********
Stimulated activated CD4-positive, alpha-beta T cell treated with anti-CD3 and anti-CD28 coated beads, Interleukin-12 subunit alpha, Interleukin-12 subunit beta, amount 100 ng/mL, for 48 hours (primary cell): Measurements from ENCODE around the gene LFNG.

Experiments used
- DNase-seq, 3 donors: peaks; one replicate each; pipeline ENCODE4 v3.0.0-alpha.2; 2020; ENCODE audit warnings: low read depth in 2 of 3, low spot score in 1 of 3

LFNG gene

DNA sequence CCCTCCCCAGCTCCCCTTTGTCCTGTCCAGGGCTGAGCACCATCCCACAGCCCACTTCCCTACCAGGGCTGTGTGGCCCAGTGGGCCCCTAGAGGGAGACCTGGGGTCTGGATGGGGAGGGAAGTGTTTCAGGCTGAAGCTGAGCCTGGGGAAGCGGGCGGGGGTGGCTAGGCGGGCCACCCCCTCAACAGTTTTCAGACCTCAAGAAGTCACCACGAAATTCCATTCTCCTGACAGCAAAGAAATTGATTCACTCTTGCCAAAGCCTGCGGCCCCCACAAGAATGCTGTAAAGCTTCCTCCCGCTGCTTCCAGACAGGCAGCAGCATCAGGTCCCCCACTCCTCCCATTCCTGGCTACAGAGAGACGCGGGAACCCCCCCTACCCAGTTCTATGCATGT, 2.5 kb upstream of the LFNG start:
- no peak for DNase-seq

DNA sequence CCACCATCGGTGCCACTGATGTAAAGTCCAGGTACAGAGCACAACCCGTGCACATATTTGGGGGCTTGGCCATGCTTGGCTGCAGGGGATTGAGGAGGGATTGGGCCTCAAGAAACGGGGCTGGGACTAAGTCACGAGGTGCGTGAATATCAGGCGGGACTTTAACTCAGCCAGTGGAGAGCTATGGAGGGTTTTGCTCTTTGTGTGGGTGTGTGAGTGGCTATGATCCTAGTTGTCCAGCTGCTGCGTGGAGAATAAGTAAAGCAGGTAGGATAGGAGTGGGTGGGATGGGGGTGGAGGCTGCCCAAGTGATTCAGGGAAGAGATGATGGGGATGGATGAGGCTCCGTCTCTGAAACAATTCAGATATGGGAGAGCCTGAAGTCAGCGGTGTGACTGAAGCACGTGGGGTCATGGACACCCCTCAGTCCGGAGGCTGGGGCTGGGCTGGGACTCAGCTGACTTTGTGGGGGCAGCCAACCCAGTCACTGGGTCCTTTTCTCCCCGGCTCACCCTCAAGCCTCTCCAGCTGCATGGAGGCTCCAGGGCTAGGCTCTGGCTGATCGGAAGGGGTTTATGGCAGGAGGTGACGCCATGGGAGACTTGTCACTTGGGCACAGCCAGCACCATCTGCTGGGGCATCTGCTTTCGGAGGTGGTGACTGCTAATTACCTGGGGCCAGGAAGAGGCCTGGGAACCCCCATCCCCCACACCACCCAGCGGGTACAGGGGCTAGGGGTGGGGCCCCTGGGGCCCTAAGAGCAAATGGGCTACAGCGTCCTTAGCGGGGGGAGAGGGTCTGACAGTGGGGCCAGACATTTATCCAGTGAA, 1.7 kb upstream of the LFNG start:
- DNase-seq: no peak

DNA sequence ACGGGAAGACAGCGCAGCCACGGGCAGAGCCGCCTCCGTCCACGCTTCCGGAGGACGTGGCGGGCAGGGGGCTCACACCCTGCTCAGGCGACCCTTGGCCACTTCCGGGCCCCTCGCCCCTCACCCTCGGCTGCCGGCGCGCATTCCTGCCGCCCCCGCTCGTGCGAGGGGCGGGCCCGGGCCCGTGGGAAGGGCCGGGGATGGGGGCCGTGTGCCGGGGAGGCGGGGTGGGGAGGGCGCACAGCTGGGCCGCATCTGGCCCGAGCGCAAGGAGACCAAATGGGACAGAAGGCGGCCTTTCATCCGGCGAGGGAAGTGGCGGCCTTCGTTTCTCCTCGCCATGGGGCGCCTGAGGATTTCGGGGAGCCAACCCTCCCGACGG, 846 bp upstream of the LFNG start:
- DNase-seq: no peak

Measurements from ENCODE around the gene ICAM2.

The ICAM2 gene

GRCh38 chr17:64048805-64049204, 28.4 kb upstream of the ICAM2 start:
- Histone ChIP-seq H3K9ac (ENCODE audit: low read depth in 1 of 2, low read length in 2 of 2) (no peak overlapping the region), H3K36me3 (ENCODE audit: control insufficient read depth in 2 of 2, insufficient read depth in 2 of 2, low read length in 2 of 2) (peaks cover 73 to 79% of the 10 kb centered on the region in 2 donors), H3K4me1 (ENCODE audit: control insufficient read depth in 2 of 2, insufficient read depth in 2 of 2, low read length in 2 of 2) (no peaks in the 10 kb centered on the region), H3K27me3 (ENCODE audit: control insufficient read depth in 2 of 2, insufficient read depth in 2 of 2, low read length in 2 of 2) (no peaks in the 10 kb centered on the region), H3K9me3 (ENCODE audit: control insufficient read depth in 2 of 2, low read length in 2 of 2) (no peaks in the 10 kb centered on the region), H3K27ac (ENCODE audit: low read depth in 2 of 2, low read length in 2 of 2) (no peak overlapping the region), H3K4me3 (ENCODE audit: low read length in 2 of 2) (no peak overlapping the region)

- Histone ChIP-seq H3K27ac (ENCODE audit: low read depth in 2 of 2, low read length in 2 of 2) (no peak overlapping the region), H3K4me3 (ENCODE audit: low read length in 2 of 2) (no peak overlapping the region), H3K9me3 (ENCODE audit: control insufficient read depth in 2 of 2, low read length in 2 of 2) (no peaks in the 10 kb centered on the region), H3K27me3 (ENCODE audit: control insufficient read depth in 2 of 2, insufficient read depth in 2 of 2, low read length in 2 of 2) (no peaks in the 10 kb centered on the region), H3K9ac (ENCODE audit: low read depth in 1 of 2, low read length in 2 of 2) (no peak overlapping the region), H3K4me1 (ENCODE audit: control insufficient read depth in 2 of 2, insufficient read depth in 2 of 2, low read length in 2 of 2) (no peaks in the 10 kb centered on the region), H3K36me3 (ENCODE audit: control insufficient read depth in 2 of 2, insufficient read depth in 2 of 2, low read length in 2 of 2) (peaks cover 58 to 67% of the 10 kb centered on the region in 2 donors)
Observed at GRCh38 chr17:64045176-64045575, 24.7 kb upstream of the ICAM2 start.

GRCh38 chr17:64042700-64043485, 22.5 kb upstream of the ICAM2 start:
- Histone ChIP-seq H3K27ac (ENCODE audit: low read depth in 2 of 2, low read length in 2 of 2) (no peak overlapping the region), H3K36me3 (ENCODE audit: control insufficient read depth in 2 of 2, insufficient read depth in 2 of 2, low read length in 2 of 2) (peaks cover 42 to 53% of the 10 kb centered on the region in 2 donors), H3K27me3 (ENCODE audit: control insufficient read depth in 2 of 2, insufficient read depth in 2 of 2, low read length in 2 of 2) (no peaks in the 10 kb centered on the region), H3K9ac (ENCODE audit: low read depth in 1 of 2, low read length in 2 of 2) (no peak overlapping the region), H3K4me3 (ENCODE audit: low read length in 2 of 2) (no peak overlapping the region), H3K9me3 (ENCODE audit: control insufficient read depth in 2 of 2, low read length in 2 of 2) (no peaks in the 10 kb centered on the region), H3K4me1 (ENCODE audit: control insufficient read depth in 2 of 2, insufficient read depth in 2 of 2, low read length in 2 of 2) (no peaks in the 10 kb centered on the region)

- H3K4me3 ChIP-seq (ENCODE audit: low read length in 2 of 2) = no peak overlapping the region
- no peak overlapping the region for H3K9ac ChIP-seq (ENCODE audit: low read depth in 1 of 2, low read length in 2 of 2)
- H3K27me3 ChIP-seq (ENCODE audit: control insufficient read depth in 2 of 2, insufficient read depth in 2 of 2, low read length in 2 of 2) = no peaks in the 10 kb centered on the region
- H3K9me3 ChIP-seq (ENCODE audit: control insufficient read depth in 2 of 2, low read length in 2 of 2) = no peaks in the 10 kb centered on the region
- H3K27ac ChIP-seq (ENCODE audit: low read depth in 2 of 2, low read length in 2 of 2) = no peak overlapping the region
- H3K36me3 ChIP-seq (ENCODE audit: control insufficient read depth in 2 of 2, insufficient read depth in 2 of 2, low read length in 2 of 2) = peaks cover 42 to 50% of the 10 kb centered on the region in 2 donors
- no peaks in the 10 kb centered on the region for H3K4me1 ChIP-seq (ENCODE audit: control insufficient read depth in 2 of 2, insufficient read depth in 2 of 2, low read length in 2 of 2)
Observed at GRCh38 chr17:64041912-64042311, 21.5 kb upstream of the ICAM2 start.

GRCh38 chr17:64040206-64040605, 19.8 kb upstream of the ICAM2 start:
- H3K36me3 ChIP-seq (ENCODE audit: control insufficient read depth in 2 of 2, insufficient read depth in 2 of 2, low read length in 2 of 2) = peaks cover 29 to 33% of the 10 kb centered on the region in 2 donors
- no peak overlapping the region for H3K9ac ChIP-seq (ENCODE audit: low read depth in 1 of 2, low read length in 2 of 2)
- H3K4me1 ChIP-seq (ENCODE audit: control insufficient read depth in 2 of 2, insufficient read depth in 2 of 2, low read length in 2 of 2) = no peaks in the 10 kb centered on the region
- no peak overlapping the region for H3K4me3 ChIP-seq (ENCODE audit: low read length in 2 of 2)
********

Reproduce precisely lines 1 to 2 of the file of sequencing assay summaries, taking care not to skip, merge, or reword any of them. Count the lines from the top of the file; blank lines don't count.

Stimulated activated CD4-positive, alpha-beta T cell treated with anti-CD3 and anti-CD28 coated beads, Interleukin-12 subunit alpha, Interleukin-12 subunit beta, amount 100 ng/mL, for 48 hours (primary cell): Measurements from ENCODE around the gene LFNG.

Experiments used